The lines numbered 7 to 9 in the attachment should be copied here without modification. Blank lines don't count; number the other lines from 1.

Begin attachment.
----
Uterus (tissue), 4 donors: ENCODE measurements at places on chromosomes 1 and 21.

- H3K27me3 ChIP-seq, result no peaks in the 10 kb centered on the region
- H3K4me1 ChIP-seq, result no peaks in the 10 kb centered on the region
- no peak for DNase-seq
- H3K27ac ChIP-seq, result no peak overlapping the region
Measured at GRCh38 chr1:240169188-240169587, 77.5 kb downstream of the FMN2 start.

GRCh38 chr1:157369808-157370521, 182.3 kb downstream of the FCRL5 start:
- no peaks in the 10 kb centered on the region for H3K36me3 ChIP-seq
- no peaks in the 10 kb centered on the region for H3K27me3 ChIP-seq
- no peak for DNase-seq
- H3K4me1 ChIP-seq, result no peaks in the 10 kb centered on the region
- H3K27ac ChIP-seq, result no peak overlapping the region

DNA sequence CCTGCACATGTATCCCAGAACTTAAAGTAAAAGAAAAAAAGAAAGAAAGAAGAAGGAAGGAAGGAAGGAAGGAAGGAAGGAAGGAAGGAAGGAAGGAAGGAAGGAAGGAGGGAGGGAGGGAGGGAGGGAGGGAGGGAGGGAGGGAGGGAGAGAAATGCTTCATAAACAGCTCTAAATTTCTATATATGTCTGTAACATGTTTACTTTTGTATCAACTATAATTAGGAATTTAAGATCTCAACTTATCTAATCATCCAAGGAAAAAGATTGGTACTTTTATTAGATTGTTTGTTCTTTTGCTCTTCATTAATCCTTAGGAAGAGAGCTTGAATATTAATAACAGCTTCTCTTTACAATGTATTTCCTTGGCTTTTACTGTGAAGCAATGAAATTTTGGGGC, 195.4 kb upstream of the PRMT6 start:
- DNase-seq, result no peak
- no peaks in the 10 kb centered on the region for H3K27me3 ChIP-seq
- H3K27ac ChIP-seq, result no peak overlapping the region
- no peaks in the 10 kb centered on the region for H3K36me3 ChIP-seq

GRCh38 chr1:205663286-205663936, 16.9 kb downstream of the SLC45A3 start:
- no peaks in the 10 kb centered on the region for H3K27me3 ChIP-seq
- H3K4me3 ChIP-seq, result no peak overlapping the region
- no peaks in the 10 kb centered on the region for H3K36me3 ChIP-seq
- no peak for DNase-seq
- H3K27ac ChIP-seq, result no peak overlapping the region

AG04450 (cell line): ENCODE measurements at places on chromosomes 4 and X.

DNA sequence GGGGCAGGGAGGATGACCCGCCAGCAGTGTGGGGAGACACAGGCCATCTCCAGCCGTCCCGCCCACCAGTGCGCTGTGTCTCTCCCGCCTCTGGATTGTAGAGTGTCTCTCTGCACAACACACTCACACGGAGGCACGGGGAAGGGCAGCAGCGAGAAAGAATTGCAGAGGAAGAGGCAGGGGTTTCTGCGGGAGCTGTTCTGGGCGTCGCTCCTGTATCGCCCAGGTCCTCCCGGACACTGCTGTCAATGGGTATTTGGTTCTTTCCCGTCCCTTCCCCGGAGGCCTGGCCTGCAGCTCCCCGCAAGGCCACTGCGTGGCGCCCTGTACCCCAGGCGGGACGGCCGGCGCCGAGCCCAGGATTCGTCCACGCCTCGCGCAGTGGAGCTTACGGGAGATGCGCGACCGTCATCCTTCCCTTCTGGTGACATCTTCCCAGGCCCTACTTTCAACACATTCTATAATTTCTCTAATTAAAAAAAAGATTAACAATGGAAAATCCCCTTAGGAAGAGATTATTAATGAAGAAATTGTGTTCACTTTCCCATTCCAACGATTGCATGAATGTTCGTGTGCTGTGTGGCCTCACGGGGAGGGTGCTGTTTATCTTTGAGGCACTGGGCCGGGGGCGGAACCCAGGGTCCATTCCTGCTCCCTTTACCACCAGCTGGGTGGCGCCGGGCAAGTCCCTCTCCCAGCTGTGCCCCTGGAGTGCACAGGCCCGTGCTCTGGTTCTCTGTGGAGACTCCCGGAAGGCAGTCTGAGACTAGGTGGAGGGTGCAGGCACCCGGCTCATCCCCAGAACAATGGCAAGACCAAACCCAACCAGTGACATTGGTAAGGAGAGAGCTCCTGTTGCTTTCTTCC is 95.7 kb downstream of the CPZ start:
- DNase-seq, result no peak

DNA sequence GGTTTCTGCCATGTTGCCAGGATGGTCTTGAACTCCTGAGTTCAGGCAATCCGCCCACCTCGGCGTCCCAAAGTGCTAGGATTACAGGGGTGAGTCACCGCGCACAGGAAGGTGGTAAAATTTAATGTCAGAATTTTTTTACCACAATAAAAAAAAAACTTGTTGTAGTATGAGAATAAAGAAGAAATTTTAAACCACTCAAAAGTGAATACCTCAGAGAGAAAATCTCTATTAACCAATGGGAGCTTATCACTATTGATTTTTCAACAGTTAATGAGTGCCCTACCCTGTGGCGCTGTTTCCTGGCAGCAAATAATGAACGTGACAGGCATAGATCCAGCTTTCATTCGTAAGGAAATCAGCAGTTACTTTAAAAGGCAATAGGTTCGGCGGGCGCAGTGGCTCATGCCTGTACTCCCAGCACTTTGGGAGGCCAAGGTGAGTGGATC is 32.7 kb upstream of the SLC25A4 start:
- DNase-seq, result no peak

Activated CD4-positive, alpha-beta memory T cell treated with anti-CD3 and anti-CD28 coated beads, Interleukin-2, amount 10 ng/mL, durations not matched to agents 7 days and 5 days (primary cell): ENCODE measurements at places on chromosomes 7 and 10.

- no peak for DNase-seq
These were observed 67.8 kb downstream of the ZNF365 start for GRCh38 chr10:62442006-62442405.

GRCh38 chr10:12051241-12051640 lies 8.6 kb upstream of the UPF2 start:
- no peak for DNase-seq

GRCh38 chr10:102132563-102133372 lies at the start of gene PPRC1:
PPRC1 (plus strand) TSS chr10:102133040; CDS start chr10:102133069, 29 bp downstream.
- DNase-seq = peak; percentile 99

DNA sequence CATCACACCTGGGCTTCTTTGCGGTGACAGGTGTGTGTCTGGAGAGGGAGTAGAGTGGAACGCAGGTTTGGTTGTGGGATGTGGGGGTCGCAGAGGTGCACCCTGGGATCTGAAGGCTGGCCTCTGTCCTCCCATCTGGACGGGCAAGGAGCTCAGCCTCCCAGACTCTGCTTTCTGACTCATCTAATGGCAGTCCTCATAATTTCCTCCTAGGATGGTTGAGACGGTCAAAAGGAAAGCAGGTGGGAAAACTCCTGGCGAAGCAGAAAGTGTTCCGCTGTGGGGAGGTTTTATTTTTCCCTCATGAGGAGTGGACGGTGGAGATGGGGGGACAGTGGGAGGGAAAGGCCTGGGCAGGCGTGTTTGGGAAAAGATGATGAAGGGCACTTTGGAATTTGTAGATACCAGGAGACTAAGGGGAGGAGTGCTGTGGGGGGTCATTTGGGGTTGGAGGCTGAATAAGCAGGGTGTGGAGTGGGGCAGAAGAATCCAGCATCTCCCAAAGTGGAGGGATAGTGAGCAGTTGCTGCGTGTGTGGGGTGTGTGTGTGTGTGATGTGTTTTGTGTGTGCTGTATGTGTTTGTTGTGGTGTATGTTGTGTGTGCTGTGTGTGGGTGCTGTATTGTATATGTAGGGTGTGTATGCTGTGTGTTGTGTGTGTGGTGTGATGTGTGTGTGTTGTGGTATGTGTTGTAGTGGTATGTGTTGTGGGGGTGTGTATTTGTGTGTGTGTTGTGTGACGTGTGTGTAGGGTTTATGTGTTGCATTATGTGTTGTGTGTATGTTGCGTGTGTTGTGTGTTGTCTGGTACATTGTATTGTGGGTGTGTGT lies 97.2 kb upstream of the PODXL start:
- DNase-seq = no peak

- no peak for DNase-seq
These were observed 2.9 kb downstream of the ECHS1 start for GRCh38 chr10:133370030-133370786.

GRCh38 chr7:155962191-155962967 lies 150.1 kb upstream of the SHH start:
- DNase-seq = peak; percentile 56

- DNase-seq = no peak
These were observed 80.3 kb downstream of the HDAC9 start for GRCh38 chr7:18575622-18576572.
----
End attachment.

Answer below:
GRCh38 chr1:157369808-157370521, 182.3 kb downstream of the FCRL5 start:
- no peaks in the 10 kb centered on the region for H3K36me3 ChIP-seq
- no peaks in the 10 kb centered on the region for H3K27me3 ChIP-seq